To convert a knockings binary option into a binary call, binary put, one-touch binary call, or one-touch binary put, a barrier (B) must be crossed. If the barrier is not reached before expiry, the strategy returns to zero.
So, if one is long the down and short the binary call, the underlying price must fall to the level of the barrier in order for the barrier to be triggered, and the holder is rewarded with a binary call option.
In binary options, there are six knocks, three down barriers and three up barriers, each defined by the relationship of the strike(K) to the barrier. This section will look at knock-in binary options such as:
- Down and In Binary Call
- Up and In Binary Call
- Down and In One-Touch Call
- Up and In Binary Put
- Down and In Binary Put
- Up and In One-Touch Put
As with all barrier bets, these strategies necessitate a higher level of management because the underlying must be constantly monitored. The directional exposure changes at the barrier, so a down and in call increases in value as the underlying falls towards the barrier, but on touching the barrier, the subsequent binary call option falls in value as the underlying continues to fall, whereas if the underlying bounces off the barrier, the binary call option increases in value. This feature has specific implications for the market-maker who has sold the down and in binary call and the underlying to delta-hedge, because as soon as the underlying hits the barrier, the market-maker will need to buy back the hedge but then purchase more of the underlying to hedge against the subsequent short call position, which is now exposing the book to a rise in the underlying.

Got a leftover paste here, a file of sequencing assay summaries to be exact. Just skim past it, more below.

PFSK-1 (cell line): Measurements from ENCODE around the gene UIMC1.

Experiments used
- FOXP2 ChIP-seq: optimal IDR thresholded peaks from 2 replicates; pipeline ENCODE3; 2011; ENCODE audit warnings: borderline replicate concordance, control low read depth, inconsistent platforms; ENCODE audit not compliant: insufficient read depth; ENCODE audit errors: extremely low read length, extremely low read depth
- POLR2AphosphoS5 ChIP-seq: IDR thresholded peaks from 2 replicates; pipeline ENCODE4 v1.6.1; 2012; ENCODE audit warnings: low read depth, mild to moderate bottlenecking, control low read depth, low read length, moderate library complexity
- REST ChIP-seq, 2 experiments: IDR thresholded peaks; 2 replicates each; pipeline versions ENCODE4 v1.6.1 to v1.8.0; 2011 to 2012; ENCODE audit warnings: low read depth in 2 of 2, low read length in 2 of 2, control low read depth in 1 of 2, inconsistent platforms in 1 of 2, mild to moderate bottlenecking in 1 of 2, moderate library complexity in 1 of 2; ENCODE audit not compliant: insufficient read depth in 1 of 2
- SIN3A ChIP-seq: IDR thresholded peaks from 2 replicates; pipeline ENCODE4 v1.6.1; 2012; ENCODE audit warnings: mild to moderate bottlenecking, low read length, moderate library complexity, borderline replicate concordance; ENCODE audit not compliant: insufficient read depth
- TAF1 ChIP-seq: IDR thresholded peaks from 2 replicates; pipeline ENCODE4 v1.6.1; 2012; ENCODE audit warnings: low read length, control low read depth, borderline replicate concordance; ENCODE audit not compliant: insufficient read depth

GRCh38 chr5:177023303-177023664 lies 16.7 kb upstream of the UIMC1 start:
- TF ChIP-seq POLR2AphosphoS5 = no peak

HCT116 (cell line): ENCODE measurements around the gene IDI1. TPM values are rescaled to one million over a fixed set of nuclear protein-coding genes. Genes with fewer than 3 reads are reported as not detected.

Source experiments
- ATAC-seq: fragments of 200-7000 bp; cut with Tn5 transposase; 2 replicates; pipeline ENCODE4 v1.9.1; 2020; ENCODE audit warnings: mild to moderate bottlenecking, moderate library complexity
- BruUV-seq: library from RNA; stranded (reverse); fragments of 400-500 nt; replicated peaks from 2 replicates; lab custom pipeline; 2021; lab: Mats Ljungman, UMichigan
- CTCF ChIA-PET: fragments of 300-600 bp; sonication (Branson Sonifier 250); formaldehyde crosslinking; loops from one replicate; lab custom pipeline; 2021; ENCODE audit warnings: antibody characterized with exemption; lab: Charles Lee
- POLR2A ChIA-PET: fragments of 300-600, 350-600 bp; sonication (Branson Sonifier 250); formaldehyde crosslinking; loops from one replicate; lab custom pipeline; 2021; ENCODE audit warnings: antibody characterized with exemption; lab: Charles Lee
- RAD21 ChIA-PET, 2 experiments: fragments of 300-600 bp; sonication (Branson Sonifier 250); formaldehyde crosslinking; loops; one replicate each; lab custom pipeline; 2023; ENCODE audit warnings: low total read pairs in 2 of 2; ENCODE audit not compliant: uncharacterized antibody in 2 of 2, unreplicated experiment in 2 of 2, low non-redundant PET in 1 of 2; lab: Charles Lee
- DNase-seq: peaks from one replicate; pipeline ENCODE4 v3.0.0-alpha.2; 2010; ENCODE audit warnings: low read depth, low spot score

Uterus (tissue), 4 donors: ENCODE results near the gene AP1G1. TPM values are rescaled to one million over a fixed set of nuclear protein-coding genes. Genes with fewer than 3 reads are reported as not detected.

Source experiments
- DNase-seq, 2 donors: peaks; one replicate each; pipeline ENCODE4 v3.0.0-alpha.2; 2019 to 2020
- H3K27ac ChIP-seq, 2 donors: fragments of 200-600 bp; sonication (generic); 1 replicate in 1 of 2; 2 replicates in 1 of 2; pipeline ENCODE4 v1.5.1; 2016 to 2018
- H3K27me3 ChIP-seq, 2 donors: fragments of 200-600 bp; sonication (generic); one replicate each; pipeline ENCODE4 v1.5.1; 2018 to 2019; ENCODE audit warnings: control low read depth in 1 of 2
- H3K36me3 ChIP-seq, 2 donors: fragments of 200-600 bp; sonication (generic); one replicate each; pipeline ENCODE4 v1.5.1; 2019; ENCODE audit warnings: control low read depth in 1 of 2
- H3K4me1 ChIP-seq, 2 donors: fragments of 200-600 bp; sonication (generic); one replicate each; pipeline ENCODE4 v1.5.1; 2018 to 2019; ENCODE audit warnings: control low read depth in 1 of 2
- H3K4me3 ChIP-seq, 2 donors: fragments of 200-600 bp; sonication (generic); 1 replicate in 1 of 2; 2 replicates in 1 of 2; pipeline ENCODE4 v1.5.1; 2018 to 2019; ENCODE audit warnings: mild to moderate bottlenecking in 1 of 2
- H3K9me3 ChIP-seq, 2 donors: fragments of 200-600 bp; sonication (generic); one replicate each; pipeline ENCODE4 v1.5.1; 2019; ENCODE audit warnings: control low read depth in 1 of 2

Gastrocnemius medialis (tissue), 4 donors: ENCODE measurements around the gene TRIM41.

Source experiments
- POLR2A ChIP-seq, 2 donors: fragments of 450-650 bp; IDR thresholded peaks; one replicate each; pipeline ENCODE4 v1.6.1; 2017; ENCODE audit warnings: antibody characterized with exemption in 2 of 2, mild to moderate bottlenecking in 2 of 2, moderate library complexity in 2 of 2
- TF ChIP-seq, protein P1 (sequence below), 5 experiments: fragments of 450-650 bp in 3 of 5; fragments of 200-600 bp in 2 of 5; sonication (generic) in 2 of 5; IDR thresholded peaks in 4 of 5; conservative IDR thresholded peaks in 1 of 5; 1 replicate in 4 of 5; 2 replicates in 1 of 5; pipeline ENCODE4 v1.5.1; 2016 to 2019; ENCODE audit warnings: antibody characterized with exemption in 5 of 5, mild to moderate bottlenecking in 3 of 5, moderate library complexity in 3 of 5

The above market-maker issue increases the appeal of knock-in binary options to buyers because if the barrier is set at a support or resistance level, the underlying may aggressively bounce off the support or resistance before a long or short position can be established.
More important articles can be found in my glossary.